Edited by Ronald Carter
Edited by David Nunan
Publisher: Cambridge University Press
Print Publication Year: 2001
Online Publication Date:September 2010
Chapter DOI: http://dx.doi.org/10.1017/CBO9780511667206.017
Subjects: ELT Applied Linguistics
Observation, as the term is used here, refers to the purposeful examination of teaching and/or learning events through systematic processes of data collection and analysis. Such events may occur in untutored environments (see Chapter 12) or in formal instructional settings. This chapter focuses on observation in language classroom environments. (See also Nunan 1992: 91–114.)
In language teaching and applied linguistics, classroom observation has historically served four broad functions. First, pre-service teachers are often observed in the practicum context by teacher educators, who typically give them advice on the development of their teaching skills as a regular part of pre-service training programmes (Day 1990). Second, practising teachers are observed either by novice teachers or by colleagues, for the professional development purposes of the observer. Third, practising teachers are observed by supervisors, course co-ordinators, department heads, principals or headteachers, in order to judge the extent to which the teachers adhere to the administration's expectations for teaching methods, curricular coverage, class control, etc. Fourth, observation is widely used as a means of collecting data in classroom research.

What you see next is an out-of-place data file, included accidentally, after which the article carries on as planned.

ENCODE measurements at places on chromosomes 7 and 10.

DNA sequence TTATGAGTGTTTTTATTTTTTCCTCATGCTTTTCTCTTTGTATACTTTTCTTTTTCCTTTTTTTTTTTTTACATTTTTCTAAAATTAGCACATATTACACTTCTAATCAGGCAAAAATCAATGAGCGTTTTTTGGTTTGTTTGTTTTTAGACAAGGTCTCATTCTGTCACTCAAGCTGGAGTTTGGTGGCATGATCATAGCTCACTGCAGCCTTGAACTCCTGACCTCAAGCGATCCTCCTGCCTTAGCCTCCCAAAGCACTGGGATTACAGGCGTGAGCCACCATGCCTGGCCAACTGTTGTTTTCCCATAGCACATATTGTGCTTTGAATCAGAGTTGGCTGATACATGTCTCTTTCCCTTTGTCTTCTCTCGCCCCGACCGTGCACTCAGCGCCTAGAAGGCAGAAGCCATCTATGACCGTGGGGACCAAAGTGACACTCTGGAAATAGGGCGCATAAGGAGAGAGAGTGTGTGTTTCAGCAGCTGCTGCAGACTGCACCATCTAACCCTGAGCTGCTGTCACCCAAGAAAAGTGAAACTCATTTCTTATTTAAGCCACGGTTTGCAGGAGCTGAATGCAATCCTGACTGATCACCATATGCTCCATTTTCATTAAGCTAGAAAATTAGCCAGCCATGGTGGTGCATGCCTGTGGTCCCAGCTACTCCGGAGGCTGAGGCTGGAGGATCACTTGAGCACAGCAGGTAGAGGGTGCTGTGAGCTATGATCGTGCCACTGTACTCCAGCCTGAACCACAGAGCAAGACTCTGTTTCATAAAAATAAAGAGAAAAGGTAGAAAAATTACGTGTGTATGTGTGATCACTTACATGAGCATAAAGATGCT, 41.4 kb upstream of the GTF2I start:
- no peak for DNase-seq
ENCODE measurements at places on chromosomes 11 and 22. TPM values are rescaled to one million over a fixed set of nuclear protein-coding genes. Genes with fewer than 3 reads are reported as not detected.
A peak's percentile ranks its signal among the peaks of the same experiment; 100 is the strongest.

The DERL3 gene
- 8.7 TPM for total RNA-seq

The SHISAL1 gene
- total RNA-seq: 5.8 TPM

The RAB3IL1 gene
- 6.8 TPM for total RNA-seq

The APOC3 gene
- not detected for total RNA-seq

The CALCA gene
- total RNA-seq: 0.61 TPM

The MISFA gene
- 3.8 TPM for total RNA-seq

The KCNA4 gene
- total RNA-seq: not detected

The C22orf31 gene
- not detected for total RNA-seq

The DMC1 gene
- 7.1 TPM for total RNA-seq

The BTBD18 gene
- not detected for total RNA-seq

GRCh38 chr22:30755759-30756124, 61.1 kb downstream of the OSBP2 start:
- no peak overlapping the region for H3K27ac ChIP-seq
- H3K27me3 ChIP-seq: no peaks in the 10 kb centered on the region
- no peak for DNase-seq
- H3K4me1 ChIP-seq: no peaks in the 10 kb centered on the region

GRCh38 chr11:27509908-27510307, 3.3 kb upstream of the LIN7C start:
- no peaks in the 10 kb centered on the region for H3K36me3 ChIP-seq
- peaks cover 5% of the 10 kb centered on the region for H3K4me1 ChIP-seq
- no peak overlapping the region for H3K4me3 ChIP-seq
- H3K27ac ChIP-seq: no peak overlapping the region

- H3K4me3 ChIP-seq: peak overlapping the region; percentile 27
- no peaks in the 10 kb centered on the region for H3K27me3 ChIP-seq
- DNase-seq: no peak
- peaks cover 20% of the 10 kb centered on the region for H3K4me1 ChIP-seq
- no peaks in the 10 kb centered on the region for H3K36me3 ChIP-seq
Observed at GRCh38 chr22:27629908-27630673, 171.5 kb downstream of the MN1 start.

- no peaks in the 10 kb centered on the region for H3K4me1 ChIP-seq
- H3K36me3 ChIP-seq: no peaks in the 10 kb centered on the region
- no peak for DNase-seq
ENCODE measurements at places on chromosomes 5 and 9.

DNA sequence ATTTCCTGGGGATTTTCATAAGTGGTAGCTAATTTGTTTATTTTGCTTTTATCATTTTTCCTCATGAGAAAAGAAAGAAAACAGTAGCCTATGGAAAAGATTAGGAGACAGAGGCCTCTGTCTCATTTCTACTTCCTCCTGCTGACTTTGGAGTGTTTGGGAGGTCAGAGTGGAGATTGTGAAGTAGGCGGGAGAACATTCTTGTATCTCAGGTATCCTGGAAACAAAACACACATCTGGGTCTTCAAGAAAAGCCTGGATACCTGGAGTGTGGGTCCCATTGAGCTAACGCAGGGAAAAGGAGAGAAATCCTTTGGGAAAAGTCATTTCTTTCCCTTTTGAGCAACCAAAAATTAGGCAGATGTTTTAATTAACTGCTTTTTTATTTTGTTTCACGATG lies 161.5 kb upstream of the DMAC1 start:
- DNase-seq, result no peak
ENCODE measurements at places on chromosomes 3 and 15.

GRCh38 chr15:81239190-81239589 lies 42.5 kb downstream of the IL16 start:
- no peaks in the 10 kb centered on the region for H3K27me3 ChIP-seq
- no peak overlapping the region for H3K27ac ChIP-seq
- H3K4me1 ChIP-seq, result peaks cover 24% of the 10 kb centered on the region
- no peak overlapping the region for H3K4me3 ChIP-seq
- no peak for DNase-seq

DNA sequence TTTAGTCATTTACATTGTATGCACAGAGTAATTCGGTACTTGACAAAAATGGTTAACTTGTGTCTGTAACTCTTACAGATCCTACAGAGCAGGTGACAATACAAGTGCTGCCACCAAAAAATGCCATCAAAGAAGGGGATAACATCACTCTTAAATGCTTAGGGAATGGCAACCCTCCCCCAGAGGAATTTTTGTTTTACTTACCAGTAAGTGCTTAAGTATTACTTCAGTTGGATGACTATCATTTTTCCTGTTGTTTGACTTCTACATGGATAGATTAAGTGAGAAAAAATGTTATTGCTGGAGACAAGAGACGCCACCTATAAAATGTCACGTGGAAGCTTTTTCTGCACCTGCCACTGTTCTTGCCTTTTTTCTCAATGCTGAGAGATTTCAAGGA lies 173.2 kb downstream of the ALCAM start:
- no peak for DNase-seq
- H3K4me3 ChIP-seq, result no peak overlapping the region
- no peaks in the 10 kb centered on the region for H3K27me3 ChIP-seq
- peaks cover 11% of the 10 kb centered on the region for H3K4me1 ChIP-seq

In each of the four contexts outlined above, teachers and learners have often been observed by outsiders. Recently, however, teachers themselves have undertaken classroom observation for a variety of reasons. These include peer observation for professional development purposes (Rorschach and Whitney 1986; Richards and Lockhart 1991–92), peer coaching (Joyce and Showers 1982, 1987; Showers 1985; Showers and Joyce 1996) and action research (Kemmis and McTaggart 1988; Mingucci 1999).